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Cognition. 2012 May;123(2):303-7. doi: 10.1016/j.cognition.2011.11.015. Epub 2012 Feb 13.

Deep thinking increases task-set shielding and reduces shifting flexibility in dual-task performance.

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  • 1Department of Psychology, Technische Universitaet Dresden, D-01062 Dresden, Germany.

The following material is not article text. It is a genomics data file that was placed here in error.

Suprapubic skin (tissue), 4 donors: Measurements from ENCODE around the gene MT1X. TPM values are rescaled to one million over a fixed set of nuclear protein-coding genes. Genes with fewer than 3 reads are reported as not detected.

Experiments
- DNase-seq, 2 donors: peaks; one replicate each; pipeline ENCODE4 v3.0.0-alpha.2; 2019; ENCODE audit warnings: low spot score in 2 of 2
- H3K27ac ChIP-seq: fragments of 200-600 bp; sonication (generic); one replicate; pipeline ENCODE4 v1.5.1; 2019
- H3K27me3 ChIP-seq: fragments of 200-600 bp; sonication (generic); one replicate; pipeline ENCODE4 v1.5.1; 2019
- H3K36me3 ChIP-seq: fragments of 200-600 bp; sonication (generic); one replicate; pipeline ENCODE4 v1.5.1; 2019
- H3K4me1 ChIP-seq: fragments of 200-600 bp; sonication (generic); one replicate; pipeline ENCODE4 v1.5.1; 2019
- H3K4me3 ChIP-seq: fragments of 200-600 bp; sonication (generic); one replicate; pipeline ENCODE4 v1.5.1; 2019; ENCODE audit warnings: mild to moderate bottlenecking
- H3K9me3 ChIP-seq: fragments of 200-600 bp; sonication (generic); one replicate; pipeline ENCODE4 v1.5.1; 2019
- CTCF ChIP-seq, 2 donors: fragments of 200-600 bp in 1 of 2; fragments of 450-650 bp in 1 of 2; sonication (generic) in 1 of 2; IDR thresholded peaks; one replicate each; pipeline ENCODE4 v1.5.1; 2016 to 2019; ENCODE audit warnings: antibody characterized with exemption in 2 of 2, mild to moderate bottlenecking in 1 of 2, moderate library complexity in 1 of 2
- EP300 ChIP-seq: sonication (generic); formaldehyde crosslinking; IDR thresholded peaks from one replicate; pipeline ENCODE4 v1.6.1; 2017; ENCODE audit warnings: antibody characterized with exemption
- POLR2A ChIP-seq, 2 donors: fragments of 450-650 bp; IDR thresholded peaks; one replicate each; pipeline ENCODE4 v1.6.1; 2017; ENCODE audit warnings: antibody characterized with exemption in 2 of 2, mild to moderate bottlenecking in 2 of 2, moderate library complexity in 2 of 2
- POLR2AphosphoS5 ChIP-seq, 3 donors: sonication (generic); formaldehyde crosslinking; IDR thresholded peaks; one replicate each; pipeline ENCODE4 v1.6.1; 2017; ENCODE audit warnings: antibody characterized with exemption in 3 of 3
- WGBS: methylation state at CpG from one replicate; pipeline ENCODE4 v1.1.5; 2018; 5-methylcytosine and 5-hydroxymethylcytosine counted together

Performing two tasks concurrently is difficult, which has been taken to imply the existence of a structural processing bottleneck. Here we sought to assess whether and to what degree one's multitasking abilities depend on the cognitive-control style one engages in. Participants were primed with creativity tasks that either called for divergent thinking-which were suspected to induce a holistic, flexible task processing mode, or convergent thinking-which were assumed to induce a systematic, focused processing mode. Participants showed reduced cross-talk between tasks and increased task-component switching costs (dual-task costs) for the convergent-thinking group compared to both, a divergent-thinking group and a neutral control group. The results suggest that the cognitive-control style people engage in prior to the task predicts their multitasking performance.

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